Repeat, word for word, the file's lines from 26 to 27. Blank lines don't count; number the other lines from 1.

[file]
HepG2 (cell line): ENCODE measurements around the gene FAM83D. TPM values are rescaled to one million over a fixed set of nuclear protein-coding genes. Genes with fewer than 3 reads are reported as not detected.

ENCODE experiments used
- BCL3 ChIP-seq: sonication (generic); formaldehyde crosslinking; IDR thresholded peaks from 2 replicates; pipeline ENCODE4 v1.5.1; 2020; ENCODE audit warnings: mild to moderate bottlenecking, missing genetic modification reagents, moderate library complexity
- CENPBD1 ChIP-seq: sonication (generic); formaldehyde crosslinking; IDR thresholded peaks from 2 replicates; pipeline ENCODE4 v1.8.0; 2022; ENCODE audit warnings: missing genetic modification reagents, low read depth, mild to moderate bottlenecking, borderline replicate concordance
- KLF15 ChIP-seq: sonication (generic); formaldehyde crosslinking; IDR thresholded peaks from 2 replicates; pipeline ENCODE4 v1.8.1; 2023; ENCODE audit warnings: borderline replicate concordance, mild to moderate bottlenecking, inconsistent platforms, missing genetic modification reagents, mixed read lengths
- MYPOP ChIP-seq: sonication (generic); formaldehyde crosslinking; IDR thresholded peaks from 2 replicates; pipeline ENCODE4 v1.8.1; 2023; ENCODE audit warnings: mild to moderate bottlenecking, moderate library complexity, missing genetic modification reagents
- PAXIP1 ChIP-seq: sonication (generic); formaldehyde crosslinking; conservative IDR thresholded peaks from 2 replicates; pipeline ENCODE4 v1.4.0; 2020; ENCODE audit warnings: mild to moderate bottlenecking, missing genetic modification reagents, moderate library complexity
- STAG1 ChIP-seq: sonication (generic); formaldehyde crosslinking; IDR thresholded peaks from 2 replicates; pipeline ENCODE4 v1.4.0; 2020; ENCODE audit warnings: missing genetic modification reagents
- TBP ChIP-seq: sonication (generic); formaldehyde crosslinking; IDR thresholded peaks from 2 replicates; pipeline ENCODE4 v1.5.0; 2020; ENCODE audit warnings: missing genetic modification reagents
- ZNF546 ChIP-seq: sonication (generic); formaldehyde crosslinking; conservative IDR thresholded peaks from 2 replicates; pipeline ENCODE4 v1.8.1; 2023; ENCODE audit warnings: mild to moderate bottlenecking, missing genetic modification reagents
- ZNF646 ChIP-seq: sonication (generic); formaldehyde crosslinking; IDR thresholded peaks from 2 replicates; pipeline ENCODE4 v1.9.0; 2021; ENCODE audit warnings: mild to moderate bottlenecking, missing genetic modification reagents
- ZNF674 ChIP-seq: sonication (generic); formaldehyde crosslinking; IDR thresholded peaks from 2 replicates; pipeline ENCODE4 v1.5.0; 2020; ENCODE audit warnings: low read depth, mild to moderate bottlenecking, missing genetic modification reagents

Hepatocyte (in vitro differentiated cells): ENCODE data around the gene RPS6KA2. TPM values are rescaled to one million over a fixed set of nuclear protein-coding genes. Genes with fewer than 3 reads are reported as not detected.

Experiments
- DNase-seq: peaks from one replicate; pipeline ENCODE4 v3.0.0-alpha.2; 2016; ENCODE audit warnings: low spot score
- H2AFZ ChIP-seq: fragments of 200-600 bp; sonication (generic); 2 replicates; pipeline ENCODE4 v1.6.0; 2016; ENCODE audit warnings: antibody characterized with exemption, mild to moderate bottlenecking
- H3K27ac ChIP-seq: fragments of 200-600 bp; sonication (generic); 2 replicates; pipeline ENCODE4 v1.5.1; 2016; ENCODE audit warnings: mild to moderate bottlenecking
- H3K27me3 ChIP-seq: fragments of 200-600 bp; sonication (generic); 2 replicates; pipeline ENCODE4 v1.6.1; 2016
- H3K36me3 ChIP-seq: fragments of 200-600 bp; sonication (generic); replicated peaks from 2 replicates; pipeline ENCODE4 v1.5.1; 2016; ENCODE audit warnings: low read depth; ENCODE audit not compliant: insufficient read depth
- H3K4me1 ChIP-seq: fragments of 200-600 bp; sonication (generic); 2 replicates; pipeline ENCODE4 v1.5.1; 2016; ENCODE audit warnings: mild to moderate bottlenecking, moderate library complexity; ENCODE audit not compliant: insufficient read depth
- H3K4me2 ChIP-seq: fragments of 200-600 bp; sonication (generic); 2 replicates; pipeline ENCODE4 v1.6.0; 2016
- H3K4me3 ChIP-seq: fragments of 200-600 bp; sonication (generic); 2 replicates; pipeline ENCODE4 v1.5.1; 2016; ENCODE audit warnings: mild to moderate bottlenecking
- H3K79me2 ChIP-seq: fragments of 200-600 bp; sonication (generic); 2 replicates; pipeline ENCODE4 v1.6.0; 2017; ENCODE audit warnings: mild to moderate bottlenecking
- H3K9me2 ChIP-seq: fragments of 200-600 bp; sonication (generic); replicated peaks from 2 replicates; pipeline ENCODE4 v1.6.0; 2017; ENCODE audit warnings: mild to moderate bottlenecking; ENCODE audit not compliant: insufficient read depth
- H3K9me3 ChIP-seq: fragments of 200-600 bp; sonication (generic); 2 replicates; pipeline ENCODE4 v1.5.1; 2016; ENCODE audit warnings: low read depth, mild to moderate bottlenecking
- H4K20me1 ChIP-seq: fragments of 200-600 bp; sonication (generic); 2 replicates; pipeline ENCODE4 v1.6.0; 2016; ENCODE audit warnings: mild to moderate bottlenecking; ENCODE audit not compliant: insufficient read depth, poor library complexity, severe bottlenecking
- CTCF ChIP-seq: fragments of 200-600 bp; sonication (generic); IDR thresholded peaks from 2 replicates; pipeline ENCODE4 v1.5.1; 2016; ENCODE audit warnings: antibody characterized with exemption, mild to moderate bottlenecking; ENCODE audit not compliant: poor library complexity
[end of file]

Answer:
- H4K20me1 ChIP-seq: fragments of 200-600 bp; sonication (generic); 2 replicates; pipeline ENCODE4 v1.6.0; 2016; ENCODE audit warnings: mild to moderate bottlenecking; ENCODE audit not compliant: insufficient read depth, poor library complexity, severe bottlenecking
- CTCF ChIP-seq: fragments of 200-600 bp; sonication (generic); IDR thresholded peaks from 2 replicates; pipeline ENCODE4 v1.5.1; 2016; ENCODE audit warnings: antibody characterized with exemption, mild to moderate bottlenecking; ENCODE audit not compliant: poor library complexity